The Marvel Cinematic Universe is the franchise that cannot be stopped. Not that the DC Cinematic Universe is putting up much of a fight as it self-destructs. And while many Marvel fans have criticized Marvel movies like Iron Man (2008) and Captain Marvel (2018) for being military propaganda, the United States Air Force is looking to Marvel Studios for support.
Marvel Studios and Disney have a long history of collaborating with the United States government in exchange for military equipment, location access, and consultation. Approximately a quarter of the MCU’s movies have been through the Department of Defense’s approval process, which includes some surprises like WandaVision, which briefly showed of the Pentagon and features FBI Agent Jimmy Woo (Randall Park).
More connections between the Marvel Multiverse and the United States Military are more obvious. Steve Rogers/Captain America (Chris Evans), Bucky Barnes/Winter Soldier (Sebastian Stan), Sam Wilson/Captain America (Anthony Mackie), James “Rhodey” Rhodes/War Machine (Don Cheadle), Nick Fury (Samuel L. Jackson) and Carol Danvers/Captain Marvel (Brie Larson) are all veterans. And Tony Stark/Iron Man (Robert Downey Jr.) made his fortune working with the US Military, and Bruce Banner/Hulk (Mark Ruffalo) also worked with the military.
Major Frank Martinez recently wrote an essay for Æther, the Air Force’s professional journal, called “Reaching a New Audience: Strengthening the US Air Force through the Marvel Cinematic Universe.” In his essay, Martinez argues that the United States Air Force has not utilized its relationship with Marvel Studios to its full advantage. He said:
“The US Air Force has a long history of assisting Hollywood films, starting with the Academy Award-winning classic Wings in 1927. The fruitful relationship between the service and the film industry continues even today, but the Air Force has not taken full advantage of the incredibly impactful current cinematic environment. Modern films within the Marvel Cinematic Universe have proven to be impressive mediums for the service to garner favorable public opinion.
While the US Air Force has provided support to many Marvel films, it must further capitalize on a favorable US film industry environment by providing direct funding, support, and experience to movies that prominently feature Air Force characters. The service needs to increase the diversity of its recruiting, and films provide a far-reaching and powerful medium to show disparate parts of society the breadth of opportunities available in the Air Force.”
Every branch of the military is struggling to make its 2022 recruiting goals, according to reports. And on top of low recruitment numbers, the Air Force is also striving to bring more women and people of color into its ranks in order to build a diverse workforce. And Martinez has noticed that the increased diversity in Marvel’s Phase Four could work to their advantage, saying:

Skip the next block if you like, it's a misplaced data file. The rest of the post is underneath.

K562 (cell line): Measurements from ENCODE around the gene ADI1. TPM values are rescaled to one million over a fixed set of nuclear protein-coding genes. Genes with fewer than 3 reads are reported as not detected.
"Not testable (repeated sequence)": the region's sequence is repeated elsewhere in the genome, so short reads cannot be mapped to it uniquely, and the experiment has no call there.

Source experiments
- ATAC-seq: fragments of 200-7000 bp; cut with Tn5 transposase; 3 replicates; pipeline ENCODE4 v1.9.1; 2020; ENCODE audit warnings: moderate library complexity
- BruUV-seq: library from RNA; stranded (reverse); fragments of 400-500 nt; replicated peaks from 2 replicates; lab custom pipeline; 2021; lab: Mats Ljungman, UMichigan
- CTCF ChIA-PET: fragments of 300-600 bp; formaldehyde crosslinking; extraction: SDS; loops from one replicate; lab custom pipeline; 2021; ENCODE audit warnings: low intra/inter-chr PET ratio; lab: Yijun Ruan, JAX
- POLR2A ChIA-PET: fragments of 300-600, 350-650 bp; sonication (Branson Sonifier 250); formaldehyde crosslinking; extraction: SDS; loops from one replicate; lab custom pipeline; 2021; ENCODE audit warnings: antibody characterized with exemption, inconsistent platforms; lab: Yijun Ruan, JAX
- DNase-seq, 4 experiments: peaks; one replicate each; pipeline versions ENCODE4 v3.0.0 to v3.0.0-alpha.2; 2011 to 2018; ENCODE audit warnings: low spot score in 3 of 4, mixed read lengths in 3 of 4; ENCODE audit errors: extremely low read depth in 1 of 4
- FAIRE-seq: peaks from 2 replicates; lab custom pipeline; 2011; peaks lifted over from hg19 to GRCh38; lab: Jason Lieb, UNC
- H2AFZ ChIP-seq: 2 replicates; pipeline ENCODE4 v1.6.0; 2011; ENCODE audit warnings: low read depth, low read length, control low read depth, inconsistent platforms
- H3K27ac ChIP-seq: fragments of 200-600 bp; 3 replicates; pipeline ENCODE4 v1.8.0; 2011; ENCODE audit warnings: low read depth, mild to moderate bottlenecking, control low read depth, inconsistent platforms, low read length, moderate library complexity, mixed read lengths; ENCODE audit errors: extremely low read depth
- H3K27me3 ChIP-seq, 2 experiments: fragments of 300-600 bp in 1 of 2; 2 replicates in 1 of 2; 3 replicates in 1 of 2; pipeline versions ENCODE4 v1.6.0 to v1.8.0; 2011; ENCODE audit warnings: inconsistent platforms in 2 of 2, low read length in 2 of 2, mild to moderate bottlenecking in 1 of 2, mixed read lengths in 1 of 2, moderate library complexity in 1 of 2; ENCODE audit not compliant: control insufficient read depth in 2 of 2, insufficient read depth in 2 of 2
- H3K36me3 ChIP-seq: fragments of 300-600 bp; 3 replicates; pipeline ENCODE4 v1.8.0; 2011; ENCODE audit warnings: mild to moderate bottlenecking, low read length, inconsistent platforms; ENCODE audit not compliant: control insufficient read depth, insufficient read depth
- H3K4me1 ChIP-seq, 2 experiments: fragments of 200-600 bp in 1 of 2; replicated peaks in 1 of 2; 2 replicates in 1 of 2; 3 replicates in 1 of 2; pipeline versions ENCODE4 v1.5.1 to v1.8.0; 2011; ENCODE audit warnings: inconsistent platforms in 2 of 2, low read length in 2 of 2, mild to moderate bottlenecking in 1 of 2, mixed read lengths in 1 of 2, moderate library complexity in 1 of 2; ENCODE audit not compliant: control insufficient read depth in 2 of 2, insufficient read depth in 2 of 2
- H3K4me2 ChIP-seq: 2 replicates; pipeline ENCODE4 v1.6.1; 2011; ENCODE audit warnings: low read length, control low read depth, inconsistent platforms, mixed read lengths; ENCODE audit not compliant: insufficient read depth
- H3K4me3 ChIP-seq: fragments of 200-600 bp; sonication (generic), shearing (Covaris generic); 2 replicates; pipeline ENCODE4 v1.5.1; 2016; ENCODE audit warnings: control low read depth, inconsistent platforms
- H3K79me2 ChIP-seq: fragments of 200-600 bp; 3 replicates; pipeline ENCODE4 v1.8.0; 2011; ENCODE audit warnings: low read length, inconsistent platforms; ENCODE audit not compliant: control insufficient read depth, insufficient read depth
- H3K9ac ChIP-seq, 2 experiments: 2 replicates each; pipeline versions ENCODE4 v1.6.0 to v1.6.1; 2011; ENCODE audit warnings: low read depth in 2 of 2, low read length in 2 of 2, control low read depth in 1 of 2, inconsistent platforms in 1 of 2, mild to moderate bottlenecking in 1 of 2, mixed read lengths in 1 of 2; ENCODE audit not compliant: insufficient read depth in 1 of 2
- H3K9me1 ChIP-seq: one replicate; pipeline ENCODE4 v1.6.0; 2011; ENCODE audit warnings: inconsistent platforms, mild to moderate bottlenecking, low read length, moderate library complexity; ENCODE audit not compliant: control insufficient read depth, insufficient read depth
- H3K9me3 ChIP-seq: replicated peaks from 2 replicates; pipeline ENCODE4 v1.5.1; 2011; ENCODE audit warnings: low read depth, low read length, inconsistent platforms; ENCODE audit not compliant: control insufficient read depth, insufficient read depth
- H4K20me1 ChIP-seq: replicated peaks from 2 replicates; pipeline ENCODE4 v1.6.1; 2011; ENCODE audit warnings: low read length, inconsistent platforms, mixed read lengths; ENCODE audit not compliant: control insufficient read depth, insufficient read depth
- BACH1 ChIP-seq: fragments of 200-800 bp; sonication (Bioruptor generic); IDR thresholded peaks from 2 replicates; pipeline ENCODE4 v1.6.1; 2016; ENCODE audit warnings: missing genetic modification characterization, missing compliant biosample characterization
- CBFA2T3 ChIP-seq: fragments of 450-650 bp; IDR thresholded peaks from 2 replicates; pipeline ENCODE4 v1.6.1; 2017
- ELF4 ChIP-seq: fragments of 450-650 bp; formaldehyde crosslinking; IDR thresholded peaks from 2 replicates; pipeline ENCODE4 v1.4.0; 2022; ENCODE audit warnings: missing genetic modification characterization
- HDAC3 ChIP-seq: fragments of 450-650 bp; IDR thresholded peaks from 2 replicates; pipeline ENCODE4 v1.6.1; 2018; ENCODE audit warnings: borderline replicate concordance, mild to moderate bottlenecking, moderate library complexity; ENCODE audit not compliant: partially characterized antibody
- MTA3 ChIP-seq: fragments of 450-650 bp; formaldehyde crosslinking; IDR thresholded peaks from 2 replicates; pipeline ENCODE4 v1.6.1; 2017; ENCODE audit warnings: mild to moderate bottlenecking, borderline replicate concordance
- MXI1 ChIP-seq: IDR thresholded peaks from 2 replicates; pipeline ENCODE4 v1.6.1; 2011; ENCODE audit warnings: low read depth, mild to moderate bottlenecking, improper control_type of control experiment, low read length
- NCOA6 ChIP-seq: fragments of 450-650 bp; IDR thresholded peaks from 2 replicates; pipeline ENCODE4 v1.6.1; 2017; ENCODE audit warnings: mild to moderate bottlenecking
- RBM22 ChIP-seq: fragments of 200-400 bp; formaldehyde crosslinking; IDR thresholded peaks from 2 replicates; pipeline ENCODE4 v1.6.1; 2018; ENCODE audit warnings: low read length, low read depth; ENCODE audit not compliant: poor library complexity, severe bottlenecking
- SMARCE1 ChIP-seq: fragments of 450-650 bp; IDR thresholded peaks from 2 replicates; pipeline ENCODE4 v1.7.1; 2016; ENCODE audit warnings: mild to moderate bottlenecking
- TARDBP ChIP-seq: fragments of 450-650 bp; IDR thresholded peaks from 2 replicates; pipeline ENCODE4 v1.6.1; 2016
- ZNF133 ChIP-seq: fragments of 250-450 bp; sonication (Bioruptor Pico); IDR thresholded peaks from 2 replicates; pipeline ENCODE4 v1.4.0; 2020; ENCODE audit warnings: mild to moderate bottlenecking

“Research on demographic data on the viewers of MCU films showed “high rates of viewership mean that both men and women of color account for a bigger portion of the MCU audience than the population in general.” Consequently, Marvel films are effective vehicles for reaching underrepresented groups because they continually draw diverse audiences regardless of the movie.”
Characters like Sam Wilson and Shang-Chi (Simu Liu) could bring untapped pools of recruitment to the military. Especially when Captain America: New World Order hits theaters in May 2024.
Does this propaganda work?
While Martinez heralds some of the ways that the Marvel Universe has represented the military – much to the chagrin of some fans – he is also overlooking some of the ways the MCU has critiqued the military. Veteran Joshua M. Patton wrote his own essay for Comic Years last year called “If Marvel Movies Are Military, They Are Very Bad At It.” He said:
“In the MCU films, the military is presented on of two ways. Either they are openly antagonists, or they are so ineffective that are essentially useless. In fact the premier episode of ‘The Falcon and the Winter Soldier’ on, the military seems poised to again become the former.”
Patton also points out how Captain Marvel took the time to point out the sexism in the USAF. However, Martinez cited the so-called “Captain Marvel” Effect as proof that even if a Marvel movie is critical of the military, it results in a boost in recruitment, as after Captain Marvel became the first female superhero in the MCU with a solo film the Air Force Academy say the most female applicants in 5 years.
The United States Army is portrayed the best in Captain America: The First Avenger (2011) but the subsequent Captain America: The Winter Soldier (2014) and Captain America: Civil War (2016) follow Steve Rogers’ disillusionment with the military-industrial complex.
Even new shows like Ms. Marvel starring newcomer Iman Vellani as Kamala Khan/Ms. Marvel is critical of the US Government, with the Department of Damage Control stranding in for the FBI to mirror the real-world harassment of Muslims in the United States.
But let us know what you think – could Marvel movies result in higher recruitment numbers for the United States Military?
You can stream Scarlett Johansson’s Black Widow, Simu Liu’s Shang-Chi and the Legend of the Ten Rings, Eternals, Benedict Cumberbatch’s Doctor Strange in the Multiverse of Madness, and the seven series in Marvel’s Phase Four so far — Elizabeth Olsen and Paul Bettany’s WandaVision, Anthony Mackie and Sebastian Stan’s The Falcon and the Winter Soldier, Tom Hiddleston’s Loki, Marvel’s What If…?, Jeremy Renner’s Hawkeye, Oscar Isaac’s Moon Knight, Iman Vellani’s Ms. Marvel, and Tatiana Maslany’s She-Hulk — on Disney+ anytime